Trees will make active travel more likely by making cycling and walking routes feel like attractive places to be. By slowing down traffic, providing a barrier from vehicular traffic, and helping drivers read key changes, such as approaches to intersections and built-up areas, trees can also make the active traveller feel safer. 

Trees can contribute to the Isle of Man Government’s economic strategy/aspirations by creating environments that attract investment, and that are perceived by skilled professionals as an attractive place to live and work.

There is a lot of attention being paid to how planning policies might help the Government meet its commitment to reach net zero by 2050. There is not much discussion, however, on how the island will adapt to a changing climate, which will happen whether net zero is achieved or not. Trees can help to mitigate extreme weather events by intercepting rainwater, facilitating stormwater infiltration and attenuation, removing stormwater pollutants, and by providing shade and shelter.

It is likely that the new strategic plan, like the old one, will be topic based. One concern that may be raised with this format is that trees deliver such a wide variety of benefits (social, environmental and economic) that the need to plant and protect them cannot be adequately reflected by just considering them as part of the ‘the Environment’. 

Another concern is the lack of data relating to trees. Diagram 1 in the main consultation document states that evidence gathering is the first stage of a development plan. The island has no reliable data on its tree population. Even the most basic of metrics, such as urban tree canopy cover are lacking. It will be very difficult to be confident that the correct weight is being given to tree protection and planting when there is so little evidence of the Island’s baseline.

It is acknowledged that this is only the first stage in the consultation process and so, perhaps, not the time/place to discuss the wording of specific policies relevant to trees. However, it may be helpful to discuss the kinds of policies that should be included in the new strategic plan.

We believe the new policy document should:

  1. Make a clear statement that trees are critical to delivering high-quality sustainable development.
  2. Provide a level of aspiration for larger new developments. For example, the UK NPPF states that ‘Planning policies and decisions should ensure that new streets are tree-lined, that opportunities are taken to incorporate trees elsewhere in developments (such as parks and community orchards), that appropriate measures are in place to secure the long-term maintenance of newly-planted trees, and that existing trees are retained wherever possible’.
  3. Clearly state that adequate tree-related information should be submitted with applications. This needn’t be onerous, and the information required should be proportionate to the design and complexity of the development.
  4. State that trees will be subject to the planning system’s mitigation hierarchy, whereby loss is avoided, if possible; losses or negative impacts are minimised; or, as last resort, compensation is provided for unavoidable loss.
  5. Give a lot of weight to the protection of existing good-quality trees (those categorised as A & B under the BS5837:2012 category rating system).
  6. Where compensation is required, provide a clear framework for this to occur. For example, a tree-loss replacement standard should be included.
  7. Encourage trees to be incorporated into the design in a way that creates a harmonious relationship between trees and structures that can be sustained in the long-term.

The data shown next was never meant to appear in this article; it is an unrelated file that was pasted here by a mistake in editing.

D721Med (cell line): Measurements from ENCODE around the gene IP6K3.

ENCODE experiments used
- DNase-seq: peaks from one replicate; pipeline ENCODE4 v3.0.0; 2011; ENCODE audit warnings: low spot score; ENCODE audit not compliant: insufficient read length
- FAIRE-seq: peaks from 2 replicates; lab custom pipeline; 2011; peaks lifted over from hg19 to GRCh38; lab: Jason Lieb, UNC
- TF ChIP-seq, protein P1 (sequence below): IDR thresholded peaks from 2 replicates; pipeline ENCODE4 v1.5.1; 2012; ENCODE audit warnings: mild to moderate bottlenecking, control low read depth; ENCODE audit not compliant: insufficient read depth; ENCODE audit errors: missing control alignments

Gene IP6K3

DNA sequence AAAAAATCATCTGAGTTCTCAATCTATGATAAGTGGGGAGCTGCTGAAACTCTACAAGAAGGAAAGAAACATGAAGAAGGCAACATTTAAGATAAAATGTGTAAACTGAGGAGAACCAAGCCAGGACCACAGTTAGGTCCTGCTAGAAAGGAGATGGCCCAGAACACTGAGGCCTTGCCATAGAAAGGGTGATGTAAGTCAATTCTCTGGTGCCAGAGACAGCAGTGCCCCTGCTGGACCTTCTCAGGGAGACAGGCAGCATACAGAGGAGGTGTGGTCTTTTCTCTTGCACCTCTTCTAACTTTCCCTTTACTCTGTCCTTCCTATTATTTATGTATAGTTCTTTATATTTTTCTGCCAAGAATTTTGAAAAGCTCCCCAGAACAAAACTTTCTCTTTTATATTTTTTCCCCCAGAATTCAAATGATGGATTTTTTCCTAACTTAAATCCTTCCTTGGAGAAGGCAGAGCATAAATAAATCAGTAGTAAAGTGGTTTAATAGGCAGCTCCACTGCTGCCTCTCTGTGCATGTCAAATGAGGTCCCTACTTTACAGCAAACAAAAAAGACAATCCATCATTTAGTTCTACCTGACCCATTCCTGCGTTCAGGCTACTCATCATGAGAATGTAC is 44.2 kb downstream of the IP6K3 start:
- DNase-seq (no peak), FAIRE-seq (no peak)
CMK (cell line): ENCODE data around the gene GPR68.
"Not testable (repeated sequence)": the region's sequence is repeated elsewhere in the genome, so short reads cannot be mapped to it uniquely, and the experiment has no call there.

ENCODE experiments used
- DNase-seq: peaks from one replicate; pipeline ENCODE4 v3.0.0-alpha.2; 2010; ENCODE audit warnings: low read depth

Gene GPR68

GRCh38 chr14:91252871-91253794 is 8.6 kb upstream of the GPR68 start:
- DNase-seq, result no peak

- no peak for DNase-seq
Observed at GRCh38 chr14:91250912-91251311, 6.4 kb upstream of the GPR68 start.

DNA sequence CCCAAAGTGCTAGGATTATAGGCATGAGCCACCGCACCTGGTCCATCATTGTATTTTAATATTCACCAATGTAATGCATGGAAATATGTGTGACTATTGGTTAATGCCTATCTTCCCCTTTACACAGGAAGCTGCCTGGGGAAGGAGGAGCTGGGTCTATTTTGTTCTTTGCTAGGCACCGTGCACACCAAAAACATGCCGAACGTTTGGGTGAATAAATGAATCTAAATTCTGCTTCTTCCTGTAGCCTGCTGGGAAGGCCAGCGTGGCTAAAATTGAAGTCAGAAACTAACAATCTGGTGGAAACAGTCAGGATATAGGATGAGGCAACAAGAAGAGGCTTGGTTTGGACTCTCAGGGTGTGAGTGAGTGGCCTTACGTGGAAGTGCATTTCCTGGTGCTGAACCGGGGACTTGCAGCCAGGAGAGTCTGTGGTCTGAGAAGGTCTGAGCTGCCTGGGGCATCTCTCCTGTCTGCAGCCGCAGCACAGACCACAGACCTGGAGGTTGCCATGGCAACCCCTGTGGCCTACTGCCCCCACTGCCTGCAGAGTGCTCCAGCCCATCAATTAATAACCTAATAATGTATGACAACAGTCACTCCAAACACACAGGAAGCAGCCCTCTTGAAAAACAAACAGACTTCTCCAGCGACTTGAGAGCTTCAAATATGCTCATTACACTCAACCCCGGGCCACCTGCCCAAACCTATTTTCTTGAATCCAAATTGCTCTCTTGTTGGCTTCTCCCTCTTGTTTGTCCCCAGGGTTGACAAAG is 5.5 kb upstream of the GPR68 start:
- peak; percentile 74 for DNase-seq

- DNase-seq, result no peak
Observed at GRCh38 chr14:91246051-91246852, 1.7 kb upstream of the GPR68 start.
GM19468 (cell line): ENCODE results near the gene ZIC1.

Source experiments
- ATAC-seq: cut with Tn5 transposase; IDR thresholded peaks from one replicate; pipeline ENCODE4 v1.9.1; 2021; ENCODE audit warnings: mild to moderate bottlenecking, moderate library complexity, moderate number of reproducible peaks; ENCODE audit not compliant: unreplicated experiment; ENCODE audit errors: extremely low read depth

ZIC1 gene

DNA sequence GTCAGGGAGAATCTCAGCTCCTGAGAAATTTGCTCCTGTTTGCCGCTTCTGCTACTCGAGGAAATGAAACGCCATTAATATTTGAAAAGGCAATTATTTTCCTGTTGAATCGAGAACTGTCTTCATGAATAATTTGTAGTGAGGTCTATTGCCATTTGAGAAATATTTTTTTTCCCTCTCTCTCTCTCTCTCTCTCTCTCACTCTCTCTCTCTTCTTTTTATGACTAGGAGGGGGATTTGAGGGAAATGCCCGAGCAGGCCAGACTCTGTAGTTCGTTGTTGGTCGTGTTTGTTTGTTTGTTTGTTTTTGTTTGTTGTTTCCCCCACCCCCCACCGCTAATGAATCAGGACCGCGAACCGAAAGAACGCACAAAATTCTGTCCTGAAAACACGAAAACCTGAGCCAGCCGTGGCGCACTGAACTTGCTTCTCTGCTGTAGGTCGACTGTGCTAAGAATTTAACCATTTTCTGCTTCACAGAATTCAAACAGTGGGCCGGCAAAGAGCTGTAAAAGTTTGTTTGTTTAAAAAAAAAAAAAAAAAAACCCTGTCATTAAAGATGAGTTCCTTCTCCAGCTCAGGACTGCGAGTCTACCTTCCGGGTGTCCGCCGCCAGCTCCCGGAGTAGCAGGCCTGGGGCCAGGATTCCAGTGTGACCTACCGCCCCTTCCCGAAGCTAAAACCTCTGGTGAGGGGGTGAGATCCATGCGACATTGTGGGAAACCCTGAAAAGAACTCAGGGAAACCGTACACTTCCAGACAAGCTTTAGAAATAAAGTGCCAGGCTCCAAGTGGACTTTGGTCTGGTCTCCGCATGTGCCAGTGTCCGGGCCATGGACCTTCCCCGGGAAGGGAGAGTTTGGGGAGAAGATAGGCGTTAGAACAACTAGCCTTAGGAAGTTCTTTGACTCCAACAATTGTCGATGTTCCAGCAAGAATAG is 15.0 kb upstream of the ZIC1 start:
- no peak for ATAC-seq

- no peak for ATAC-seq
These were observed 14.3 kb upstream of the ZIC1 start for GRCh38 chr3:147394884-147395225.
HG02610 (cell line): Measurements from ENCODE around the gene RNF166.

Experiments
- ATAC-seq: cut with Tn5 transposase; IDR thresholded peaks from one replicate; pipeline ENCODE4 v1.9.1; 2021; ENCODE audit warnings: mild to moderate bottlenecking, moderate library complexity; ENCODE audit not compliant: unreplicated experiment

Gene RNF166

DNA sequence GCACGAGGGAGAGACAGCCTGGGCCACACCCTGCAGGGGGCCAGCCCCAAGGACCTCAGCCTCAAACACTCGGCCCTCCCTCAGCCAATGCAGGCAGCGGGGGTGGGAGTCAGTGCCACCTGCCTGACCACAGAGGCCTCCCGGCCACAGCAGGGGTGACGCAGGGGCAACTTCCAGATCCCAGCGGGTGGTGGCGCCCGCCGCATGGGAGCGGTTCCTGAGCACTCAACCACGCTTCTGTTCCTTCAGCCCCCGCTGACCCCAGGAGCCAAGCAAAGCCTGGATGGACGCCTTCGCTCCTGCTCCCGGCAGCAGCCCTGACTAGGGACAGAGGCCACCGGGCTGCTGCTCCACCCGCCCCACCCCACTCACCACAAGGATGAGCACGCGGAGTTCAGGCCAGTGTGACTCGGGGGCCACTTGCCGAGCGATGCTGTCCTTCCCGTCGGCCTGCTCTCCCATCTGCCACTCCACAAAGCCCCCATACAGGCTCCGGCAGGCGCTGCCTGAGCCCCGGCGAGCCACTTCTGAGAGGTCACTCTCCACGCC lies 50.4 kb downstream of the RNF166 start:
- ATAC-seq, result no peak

8. Secure adequate tree protection for existing retained trees through the construction process of the proposed development.
  9. Seek adequate levels of new tree planting, including aftercare to ensure that newly planted trees reach independence in the landscape.

We look forward to reviewing the policies of the new strategic plan.

An elm sanctuary?

When the ‘elm tunnel’ at St. Mark’s was threatened by a proposed development there was a huge public outcry. At the time, it struck me as odd there was so much public support for the campaign to save those trees, but so little awareness of the disease which threatens the entire elm population on the Island.

The disease which ravaged the English countryside in the 60’s and 70’s reached our shores in the early 90’s. ‘The Forestry Board’, followed by DAFF, and then DEFA, funded a control programme and introduced new plant health legislation to help reduce the rate of spread and prevent new sources of infected material reaching the Island. For the last ten years, however, funding of the control programme has been significantly eroded. Budget reductions and long-term budget freezes meant that the Department’s ability to find and deal with diseased trees was considerably hampered.  In the summers of 2020 and 2021 we observed huge increases in the numbers of diseased elm trees. The distribution of the disease on the island also increased; for the first time ever, diseased trees were identified as far south as Colby.

My understanding is that DEFA’s control programme has now all but ceased completely. As a result, we are seeing an ever-increasing number of diseased elms around the island. This elm tree on the corner of Saddle Road in Douglas is an example of a large urban street tree which has been infected this year.

If the disease spreads down Castletown Road, the junction to Anagh Coar could look very different in a few years’ time. These huge ‘Wheatley’ elms are iconic in the local area.

The impacts of Dutch elm disease have the potential to be far reaching; for amenity, biodiversity, landscape, and heritage, not to mention our finances.

Unfortunately, for most elms in the countryside, it is now too late to act; the disease is so widespread that it would be very difficult and costly to get it back under control. It may still be possible, however, to save our urban elm trees, particularly in the far south of the island where the disease is less prevalent, but we would need to act quickly. Control and monitoring zones, sanitation felling, and new planting in Douglas and Port Erin could create an ‘elm sanctuary’ to rival that which still exists in Brighton today: